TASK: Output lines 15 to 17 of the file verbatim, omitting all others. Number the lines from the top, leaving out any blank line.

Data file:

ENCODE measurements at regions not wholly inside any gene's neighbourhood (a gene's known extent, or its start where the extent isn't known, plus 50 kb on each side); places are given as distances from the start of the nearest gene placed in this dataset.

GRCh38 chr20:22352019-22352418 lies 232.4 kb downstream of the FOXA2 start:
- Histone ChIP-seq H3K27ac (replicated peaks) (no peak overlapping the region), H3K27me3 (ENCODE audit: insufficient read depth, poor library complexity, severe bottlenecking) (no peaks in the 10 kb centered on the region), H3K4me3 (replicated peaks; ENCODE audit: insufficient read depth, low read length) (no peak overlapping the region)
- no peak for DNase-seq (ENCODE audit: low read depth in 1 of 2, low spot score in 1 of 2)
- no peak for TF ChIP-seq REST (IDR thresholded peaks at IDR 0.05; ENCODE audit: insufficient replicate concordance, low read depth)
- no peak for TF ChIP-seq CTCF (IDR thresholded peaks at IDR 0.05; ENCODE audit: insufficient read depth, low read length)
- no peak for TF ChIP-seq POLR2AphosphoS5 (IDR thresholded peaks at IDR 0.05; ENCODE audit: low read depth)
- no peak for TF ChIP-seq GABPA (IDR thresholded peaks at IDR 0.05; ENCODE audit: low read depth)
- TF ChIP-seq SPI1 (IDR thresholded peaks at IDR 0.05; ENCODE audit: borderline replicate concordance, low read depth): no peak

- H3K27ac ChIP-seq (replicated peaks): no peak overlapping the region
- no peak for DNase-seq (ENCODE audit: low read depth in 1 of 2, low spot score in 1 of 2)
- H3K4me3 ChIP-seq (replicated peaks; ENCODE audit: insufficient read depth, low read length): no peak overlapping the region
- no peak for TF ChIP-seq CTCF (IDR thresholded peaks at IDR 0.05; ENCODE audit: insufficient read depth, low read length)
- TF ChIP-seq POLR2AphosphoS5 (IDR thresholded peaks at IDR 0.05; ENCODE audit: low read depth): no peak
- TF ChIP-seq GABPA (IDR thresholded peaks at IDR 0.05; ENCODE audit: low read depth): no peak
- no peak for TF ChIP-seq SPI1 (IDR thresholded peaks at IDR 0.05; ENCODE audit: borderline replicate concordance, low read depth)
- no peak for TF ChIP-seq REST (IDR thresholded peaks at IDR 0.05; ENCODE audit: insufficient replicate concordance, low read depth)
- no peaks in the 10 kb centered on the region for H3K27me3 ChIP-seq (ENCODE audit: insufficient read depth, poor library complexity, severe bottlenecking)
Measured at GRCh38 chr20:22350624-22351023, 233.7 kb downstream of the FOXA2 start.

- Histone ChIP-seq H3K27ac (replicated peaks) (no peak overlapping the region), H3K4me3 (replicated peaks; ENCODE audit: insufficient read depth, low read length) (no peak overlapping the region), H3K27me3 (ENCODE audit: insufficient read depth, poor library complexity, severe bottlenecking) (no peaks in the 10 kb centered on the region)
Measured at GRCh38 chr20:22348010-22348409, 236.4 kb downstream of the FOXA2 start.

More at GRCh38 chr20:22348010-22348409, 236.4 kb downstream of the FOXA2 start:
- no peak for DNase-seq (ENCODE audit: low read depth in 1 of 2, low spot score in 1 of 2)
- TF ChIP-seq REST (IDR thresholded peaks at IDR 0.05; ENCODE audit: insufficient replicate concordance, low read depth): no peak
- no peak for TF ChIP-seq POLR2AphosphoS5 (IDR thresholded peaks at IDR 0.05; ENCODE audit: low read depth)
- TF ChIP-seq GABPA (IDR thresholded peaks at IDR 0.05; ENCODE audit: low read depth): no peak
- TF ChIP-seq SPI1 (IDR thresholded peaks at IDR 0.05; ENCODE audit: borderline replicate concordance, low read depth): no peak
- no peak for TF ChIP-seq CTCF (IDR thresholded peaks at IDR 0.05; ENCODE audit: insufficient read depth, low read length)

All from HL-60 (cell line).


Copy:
- TF ChIP-seq GABPA (IDR thresholded peaks at IDR 0.05; ENCODE audit: low read depth): no peak
- no peak for TF ChIP-seq SPI1 (IDR thresholded peaks at IDR 0.05; ENCODE audit: borderline replicate concordance, low read depth)
- no peak for TF ChIP-seq REST (IDR thresholded peaks at IDR 0.05; ENCODE audit: insufficient replicate concordance, low read depth)